# Combinatorial Study of Phi(n)

• Oct 29th 2009, 09:57 AM
kyldn6
Combinatorial Study of Phi(n)
Prove that $\phi(m)$ is even if m > 2.

and

Find all integers n such that $\phi(n) = 12$.

For the second one is it possible to do it simply with inspection or is there a formula I'm just missing?
• Oct 29th 2009, 10:36 AM
tonio
Quote:

Originally Posted by kyldn6
Prove that $\phi(m)$ is even if m > 2.

and

Find all integers n such that $\phi(n) = 12$.

For the second one is it possible to do it simply with inspection or is there a formula I'm just missing?

If $m=\prod\limits_{n=1}^r p_i^{a_i}$ $\,,\,\,p_i\,\,primes\,,\,\,0, then

$\phi(m)=m\,\prod\limits_{n=1}^r\left(1-\frac{1}{p_i}\right)$

This answers question 1 at once, and for question 2 you have a little maths to do. Enjoy!(Wink)

Tonio
• Nov 5th 2009, 07:33 AM
harkapobi
Quote:

Originally Posted by tonio
If $m=\prod\limits_{n=1}^r p_i^{a_i}$ $\,,\,\,p_i\,\,primes\,,\,\,0, then

$\phi(m)=m\,\prod\limits_{n=1}^r\left(1-\frac{1}{p_i}\right)$

This answers question 1 at once, and for question 2 you have a little maths to do. Enjoy!(Wink)

Tonio

Hi, I dont understand how you use this formula for $\phi(m)$ to find m for question 2. Could you please explain a little further?

Katy :)
• Nov 5th 2009, 08:06 AM
chisigma
For the second question see here...

http://www.mathhelpforum.com/math-he...t-problem.html

Kind regards

$\chi$ $\sigma$
• Nov 5th 2009, 11:13 AM
tonio
Quote:

Originally Posted by harkapobi
Hi, I dont understand how you use this formula for $\phi(m)$ to find m for question 2. Could you please explain a little further?

Katy :)

I'll give you a little additional hint: if $n=p_1^{r_1}\cdot...\cdot p_k^{r_k}\,,\,\,then\,\,\phi(n)=p_1^{r_1}\cdot...\ cdot p_k^{r_k}\left(1-\frac{1}{p_1}\right)\cdot...\cdot \left(1-\frac{1}{p_k}\right)$ $=p_1^{r_1-1}\cdot...\cdot p_k^{r_k-1}(p_1-1)\cdot...\cdot (p_k-1)$.

OTOH, we know $12=2^2\cdot 3$, so...

Tonio
• Nov 5th 2009, 01:10 PM
harkapobi
I'm sorry, i know i'm probably being really dumb but I still dont get it.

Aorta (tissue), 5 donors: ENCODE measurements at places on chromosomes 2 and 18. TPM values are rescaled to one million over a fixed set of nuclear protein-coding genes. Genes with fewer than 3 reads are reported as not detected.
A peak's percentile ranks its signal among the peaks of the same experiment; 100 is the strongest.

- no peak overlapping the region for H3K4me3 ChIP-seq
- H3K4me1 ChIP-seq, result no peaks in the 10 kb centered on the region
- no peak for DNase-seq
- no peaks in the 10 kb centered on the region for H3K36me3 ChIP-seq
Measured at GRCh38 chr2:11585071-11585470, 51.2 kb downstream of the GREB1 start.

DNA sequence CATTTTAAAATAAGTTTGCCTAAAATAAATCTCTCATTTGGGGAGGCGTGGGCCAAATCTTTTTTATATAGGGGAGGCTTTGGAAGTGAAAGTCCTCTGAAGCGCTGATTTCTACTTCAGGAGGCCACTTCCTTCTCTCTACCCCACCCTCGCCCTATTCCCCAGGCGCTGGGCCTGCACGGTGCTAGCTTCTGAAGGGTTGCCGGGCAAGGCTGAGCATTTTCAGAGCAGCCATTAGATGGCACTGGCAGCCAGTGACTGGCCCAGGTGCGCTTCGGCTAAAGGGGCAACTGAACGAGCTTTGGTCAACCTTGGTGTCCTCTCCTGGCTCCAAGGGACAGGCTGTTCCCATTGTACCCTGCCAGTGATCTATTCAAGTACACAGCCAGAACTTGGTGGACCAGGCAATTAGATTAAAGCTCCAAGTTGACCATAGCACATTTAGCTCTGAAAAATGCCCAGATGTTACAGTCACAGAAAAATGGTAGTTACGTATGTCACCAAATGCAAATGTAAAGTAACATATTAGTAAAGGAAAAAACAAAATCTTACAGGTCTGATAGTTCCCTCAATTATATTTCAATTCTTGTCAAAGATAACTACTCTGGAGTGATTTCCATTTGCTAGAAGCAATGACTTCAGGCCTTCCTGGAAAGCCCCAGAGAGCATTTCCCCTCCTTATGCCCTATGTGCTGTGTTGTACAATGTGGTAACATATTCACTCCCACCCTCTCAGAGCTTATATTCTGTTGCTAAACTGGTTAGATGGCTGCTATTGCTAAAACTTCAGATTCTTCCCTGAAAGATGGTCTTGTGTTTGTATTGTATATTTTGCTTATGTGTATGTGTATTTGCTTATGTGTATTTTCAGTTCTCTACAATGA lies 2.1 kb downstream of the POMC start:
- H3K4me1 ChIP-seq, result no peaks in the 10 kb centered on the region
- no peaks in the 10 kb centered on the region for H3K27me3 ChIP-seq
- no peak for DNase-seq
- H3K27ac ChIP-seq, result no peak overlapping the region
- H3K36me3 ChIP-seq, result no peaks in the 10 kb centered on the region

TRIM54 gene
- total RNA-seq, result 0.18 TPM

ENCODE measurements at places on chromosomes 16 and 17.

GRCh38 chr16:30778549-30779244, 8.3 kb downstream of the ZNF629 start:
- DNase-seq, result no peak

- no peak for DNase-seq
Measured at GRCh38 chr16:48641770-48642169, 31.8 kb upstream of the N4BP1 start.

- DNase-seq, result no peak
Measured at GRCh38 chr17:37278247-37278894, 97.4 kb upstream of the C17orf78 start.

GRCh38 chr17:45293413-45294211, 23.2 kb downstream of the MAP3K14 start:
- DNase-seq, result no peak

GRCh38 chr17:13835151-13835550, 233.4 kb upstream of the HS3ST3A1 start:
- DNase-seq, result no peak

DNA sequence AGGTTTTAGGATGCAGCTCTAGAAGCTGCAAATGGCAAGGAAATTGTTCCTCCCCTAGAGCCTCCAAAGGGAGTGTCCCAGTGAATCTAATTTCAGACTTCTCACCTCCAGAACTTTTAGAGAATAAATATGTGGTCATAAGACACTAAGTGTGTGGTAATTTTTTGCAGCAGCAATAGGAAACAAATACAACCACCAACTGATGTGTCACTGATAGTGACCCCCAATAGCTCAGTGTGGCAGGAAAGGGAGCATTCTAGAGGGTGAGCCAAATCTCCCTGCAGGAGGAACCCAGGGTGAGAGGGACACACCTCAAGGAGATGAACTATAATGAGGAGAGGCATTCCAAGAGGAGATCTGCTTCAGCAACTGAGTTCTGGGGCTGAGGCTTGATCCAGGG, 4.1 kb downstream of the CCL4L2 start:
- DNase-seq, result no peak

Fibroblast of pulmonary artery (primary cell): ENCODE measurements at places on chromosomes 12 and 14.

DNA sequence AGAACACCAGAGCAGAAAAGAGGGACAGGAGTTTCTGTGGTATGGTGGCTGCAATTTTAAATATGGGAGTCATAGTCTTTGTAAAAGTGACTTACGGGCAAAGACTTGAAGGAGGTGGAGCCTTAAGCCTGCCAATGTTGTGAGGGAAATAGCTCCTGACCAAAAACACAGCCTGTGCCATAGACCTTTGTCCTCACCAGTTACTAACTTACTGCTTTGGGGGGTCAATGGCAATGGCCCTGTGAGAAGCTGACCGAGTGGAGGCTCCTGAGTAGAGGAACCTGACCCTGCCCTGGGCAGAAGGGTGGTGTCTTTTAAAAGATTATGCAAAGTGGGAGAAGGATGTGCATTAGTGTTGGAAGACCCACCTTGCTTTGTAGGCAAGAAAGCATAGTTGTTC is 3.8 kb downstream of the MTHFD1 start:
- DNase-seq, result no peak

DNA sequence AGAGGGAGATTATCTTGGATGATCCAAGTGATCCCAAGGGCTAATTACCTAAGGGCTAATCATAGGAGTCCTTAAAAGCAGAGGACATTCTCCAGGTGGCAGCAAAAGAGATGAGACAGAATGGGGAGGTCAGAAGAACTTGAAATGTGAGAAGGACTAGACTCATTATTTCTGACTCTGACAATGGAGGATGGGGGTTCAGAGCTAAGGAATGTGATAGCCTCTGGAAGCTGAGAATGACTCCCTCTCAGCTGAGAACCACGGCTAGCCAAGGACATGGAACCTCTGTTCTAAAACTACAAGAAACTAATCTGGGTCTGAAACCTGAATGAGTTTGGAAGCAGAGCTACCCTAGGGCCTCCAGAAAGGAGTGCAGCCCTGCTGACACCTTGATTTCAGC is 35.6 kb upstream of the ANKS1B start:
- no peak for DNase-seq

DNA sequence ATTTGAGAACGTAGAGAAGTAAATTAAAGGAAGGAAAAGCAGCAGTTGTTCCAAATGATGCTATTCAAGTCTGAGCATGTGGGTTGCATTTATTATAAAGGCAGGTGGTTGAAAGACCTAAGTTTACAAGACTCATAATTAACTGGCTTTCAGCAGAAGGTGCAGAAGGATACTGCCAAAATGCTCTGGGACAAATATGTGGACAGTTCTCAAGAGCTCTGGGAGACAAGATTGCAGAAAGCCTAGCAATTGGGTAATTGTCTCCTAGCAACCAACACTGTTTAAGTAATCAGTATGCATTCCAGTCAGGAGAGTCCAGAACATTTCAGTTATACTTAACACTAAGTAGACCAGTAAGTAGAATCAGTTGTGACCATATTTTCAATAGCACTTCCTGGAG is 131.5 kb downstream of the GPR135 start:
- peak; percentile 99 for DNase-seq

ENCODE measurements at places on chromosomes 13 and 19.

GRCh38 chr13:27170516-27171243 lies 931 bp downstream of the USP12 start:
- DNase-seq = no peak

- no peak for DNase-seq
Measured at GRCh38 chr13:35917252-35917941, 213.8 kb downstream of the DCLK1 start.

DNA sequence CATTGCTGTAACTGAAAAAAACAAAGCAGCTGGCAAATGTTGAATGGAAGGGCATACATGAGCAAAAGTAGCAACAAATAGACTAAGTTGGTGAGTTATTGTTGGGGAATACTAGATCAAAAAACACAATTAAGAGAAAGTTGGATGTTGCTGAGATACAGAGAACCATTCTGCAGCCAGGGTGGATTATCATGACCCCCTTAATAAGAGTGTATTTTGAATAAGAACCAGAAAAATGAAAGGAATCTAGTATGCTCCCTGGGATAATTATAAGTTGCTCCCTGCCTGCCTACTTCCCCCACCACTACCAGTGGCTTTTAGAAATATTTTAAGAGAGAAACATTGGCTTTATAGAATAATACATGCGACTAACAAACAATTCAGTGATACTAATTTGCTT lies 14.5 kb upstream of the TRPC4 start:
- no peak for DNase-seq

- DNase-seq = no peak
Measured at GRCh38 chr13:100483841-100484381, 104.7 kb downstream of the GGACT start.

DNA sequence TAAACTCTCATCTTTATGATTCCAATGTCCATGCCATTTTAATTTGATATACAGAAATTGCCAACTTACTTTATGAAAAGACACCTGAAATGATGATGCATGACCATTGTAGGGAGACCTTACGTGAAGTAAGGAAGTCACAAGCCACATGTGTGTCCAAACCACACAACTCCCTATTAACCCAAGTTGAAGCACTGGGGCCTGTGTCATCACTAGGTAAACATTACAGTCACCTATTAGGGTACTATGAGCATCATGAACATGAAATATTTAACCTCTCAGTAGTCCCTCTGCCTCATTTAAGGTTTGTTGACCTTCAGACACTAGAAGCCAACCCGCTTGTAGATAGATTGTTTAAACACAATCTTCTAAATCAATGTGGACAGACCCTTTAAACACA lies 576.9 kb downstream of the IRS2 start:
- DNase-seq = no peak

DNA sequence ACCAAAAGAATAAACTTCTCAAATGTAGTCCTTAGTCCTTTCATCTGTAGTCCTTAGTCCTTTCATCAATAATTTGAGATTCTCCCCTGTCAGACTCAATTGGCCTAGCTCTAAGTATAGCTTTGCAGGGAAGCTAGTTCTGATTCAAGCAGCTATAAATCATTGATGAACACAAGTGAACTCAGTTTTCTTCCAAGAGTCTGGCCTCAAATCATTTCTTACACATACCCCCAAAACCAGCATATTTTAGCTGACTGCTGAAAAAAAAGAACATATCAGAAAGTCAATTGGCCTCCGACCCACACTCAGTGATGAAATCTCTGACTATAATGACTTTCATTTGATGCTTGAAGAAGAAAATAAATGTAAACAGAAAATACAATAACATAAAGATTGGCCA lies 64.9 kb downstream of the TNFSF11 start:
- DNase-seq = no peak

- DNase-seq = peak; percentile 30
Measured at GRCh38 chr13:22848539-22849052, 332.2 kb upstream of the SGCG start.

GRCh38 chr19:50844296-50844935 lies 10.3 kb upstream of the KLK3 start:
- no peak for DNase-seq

$2^{2}3$ http://www.mathhelpforum.com/math-he...4ad3ebfd-1.gif

How do you find n?
• Nov 5th 2009, 02:03 PM
tonio
Quote:

Originally Posted by harkapobi
I'm sorry, i know i'm probably being really dumb but I still dont get it.

$2^{2}3$ http://www.mathhelpforum.com/math-he...4ad3ebfd-1.gif

How do you find n?

Check cases: $p_i-1$ is even unless $p_i=2$, so you can have $12=12\cdot 1=6\cdot 2=4\cdot 3$:

1) $12=12\cdot 1=\left[p_1^{r_1-1}\cdot...\cdot p_k^{r_k-1}\right]\left[(p_1-1)\cdot...\cdot (p_k-1)\right]$
The only form $(p_1-1)\cdot...\cdot (p_k-1)$ can be 1 is if there's only one prime and it is 2, but then the prime 3 lacks us, so this can't be:

2) $12=1\cdot 12=\left[p_1^{r_1-1}\cdot...\cdot p_k^{r_k-1}\right]\left[(p_1-1)\cdot...\cdot (p_k-1)\right]$
The only way we can have $1 =\left[p_1^{r_1-1}\cdot...\cdot p_k^{r_k-1}\right]$ is if all the primes appear raised to 1, but then we must have $12 = \left[(p_1-1)\cdot...\cdot (p_k-1)\right]$ , which is possible only if there's one single prime which then must equal 13.

So we already have $\phi(13)=12\Longrightarrow \phi(2*13)=\phi(26)=12$ , since $\phi(2)=1$

Now you try $6\cdot 2\,,\,\,2\cdot 6\,,\,\,4\cdot 3\,\,and\,\,3\cdot 4$

Tonio
• Nov 5th 2009, 02:54 PM
harkapobi
Ok, I understand that I think. My question is actually $\phi(n) = 6$

So I have
Case 1: $6\cdot 1$ where http://www.mathhelpforum.com/math-he...71b264d4-1.gif can only be 1 if there is only 1 prime and its 2. But then no 3 to make 6.

Case 2: $1\cdot 6$ where I get that there is a single prime 7. Then I also get n = 14 because $\phi(2\cdot 7) = 1\cdot 6$

Case 3: $2\cdot 3$
here I get $\left[p_1^{r_1-1}\cdot ... \cdot p_k^{r_k-1}\right] = 2$ so then there is one prime 2 raised to the power of 2, then all others raised to the power of 1.

But http://www.mathhelpforum.com/math-he...71b264d4-1.gif = (2 - 1) $\cdot ... (p_k - 1)$ = 3 and this is not possible.

Case 4: $2\cdot 3$

$\left[p_1^{r_1-1}\cdot ... \cdot p_k^{r_k-1}\right] = 3$ so there is one prime 3 raised to the power of 2 and all others raised to 1.

So (3-1) $\cdot ... (p_k - 1)$ = 2 $\cdot ... (p_k - 1)$ = 2 so there is only one other prime which is 2. Giving me $3^2\cdot 2$ = 18

but i know i'm supposed to get a 9 from somewhere. I can't see where tho. Sorry to be a pain. Thank you for all the help.

Katy :)